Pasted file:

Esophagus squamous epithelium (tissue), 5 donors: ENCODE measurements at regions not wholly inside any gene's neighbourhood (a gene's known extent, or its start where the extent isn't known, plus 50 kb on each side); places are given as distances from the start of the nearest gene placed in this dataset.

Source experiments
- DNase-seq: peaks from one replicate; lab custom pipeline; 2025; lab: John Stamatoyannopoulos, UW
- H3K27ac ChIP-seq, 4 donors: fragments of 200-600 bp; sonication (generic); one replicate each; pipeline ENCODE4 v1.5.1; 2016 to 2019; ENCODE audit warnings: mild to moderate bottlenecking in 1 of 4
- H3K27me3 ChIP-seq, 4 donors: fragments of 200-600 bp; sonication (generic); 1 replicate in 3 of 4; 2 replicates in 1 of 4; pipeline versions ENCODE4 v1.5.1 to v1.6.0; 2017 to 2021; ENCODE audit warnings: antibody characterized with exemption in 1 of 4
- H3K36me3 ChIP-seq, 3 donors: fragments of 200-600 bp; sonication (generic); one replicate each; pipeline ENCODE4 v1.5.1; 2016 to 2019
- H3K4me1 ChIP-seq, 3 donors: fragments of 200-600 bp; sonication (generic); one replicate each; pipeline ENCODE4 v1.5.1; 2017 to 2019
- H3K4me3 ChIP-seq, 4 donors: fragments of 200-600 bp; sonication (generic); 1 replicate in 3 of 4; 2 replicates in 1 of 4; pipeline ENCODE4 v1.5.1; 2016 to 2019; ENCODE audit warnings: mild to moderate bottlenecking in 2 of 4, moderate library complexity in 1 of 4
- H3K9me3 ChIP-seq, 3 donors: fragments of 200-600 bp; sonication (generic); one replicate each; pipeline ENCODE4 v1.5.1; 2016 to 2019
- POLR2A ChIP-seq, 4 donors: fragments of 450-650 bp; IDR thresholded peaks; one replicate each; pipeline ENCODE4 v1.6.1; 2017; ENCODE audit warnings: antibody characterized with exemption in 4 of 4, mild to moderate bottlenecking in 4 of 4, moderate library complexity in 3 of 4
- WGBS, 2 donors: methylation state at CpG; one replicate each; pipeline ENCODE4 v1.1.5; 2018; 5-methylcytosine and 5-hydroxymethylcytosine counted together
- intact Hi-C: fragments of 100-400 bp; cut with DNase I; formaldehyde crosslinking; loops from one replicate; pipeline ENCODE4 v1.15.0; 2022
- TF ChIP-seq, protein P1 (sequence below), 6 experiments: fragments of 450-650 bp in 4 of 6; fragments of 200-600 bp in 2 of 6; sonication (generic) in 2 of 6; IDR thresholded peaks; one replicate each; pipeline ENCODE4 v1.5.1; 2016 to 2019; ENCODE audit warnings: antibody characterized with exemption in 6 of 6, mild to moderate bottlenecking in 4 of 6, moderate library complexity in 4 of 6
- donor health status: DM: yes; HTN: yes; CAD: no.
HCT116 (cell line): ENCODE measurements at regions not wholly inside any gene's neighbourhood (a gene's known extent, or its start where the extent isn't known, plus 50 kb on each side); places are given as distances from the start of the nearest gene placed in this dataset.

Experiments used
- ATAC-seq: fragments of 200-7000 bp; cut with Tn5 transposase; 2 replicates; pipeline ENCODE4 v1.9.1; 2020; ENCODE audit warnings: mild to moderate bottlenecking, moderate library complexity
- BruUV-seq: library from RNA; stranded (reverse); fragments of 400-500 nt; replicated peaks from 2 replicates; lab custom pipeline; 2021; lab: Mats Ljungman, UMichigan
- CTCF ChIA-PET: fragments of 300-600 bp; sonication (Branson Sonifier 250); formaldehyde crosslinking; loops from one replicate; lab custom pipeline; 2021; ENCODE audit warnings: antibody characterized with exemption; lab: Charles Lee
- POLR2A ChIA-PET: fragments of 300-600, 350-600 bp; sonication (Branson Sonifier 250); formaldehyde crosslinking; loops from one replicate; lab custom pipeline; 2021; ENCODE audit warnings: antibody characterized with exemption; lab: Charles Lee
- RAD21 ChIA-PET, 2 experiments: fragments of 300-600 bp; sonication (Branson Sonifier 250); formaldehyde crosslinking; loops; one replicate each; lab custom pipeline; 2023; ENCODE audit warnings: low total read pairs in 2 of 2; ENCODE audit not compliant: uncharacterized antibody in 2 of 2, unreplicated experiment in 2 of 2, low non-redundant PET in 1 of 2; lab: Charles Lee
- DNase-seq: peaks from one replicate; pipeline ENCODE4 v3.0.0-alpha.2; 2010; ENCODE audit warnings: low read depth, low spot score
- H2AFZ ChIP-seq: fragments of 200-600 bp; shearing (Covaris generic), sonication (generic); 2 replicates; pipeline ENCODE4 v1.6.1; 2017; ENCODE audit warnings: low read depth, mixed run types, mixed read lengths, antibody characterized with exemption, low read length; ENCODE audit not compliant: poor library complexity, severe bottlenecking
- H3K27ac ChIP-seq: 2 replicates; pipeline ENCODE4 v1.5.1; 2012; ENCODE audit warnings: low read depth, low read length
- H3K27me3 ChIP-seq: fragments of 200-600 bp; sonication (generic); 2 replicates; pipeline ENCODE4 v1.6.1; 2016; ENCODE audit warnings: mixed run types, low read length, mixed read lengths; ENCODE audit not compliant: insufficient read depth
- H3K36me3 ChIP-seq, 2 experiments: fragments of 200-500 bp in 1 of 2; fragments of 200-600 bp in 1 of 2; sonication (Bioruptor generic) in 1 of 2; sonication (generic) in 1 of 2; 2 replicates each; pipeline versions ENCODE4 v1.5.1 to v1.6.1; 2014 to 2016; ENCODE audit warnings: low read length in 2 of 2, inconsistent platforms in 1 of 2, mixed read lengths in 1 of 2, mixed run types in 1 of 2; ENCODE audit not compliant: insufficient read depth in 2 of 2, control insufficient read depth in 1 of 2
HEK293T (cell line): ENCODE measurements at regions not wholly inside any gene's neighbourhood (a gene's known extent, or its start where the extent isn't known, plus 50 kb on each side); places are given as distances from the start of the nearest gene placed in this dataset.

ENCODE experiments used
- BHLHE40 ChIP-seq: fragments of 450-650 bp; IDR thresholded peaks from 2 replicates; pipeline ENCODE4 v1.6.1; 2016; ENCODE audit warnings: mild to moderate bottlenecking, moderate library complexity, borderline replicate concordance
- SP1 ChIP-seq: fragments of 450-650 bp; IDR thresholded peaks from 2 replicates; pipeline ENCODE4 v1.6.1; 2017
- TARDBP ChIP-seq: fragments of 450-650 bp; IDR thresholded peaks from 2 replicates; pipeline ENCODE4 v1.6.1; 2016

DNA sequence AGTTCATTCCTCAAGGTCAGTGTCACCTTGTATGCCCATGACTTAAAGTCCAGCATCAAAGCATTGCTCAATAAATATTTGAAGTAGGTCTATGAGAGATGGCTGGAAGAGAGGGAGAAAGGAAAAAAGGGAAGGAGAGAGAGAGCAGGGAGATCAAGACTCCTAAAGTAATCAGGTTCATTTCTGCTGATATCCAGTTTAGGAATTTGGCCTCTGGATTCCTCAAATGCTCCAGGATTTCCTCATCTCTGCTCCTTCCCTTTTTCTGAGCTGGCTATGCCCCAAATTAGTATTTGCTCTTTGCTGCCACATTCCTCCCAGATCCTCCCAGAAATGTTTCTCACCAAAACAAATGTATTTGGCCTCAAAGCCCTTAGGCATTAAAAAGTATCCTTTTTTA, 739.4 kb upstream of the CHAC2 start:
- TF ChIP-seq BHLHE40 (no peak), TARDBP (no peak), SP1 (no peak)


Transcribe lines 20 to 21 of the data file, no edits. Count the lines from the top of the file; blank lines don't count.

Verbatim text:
- POLR2A ChIA-PET: fragments of 300-600, 350-600 bp; sonication (Branson Sonifier 250); formaldehyde crosslinking; loops from one replicate; lab custom pipeline; 2021; ENCODE audit warnings: antibody characterized with exemption; lab: Charles Lee
- RAD21 ChIA-PET, 2 experiments: fragments of 300-600 bp; sonication (Branson Sonifier 250); formaldehyde crosslinking; loops; one replicate each; lab custom pipeline; 2023; ENCODE audit warnings: low total read pairs in 2 of 2; ENCODE audit not compliant: uncharacterized antibody in 2 of 2, unreplicated experiment in 2 of 2, low non-redundant PET in 1 of 2; lab: Charles Lee